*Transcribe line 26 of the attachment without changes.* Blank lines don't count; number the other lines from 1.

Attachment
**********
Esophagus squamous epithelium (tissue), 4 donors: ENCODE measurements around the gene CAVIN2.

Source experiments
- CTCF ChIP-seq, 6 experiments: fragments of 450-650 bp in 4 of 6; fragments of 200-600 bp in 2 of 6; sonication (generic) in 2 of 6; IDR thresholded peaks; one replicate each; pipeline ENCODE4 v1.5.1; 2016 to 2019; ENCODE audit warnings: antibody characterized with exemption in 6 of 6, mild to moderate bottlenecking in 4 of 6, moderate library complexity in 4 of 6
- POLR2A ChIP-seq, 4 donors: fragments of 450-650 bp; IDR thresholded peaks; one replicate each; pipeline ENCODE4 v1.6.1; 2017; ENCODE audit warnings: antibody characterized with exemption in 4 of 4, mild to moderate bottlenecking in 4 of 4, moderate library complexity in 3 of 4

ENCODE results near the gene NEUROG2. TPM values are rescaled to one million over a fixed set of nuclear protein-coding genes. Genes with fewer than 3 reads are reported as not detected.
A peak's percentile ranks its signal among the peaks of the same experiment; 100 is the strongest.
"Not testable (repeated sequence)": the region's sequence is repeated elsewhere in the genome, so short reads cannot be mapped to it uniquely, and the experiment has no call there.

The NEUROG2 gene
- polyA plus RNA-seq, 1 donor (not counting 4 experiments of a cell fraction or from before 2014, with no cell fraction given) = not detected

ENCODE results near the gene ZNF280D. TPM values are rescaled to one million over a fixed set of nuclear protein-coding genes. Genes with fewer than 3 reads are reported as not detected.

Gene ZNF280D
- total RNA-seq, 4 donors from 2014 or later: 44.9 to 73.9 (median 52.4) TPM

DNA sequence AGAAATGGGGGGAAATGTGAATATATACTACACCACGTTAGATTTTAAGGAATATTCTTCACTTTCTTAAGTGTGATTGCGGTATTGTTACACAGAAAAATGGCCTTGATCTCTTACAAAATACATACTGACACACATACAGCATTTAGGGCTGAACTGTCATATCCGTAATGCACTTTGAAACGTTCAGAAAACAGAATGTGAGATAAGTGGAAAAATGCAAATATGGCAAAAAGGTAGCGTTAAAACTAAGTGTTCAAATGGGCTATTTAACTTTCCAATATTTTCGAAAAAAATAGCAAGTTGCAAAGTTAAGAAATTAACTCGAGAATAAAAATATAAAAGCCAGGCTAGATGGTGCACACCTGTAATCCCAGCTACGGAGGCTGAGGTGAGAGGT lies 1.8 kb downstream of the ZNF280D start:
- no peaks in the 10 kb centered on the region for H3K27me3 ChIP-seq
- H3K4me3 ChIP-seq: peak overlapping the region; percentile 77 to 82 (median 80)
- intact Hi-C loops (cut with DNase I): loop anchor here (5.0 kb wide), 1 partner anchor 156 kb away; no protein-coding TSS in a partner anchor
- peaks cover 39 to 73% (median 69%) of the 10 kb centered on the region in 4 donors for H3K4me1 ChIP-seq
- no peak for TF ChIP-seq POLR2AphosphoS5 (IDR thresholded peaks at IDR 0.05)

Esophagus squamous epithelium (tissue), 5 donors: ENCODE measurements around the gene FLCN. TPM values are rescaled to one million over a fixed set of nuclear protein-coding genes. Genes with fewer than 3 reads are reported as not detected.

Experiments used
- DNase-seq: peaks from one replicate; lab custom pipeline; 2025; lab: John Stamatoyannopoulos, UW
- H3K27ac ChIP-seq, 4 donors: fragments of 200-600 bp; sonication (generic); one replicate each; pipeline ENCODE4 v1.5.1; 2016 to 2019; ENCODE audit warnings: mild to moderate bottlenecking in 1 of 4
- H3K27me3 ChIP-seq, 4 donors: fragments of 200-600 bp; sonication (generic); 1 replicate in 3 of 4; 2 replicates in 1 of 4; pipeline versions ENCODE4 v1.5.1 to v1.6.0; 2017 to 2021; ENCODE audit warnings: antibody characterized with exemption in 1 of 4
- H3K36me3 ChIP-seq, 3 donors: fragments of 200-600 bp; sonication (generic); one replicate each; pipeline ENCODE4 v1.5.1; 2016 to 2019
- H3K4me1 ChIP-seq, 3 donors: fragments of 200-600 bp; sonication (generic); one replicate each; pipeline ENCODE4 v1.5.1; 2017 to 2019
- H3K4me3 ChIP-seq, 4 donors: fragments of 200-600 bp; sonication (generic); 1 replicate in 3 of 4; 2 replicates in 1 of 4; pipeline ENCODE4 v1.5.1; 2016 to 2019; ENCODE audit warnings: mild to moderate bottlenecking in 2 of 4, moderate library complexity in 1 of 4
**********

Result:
- H3K4me3 ChIP-seq, 4 donors: fragments of 200-600 bp; sonication (generic); 1 replicate in 3 of 4; 2 replicates in 1 of 4; pipeline ENCODE4 v1.5.1; 2016 to 2019; ENCODE audit warnings: mild to moderate bottlenecking in 2 of 4, moderate library complexity in 1 of 4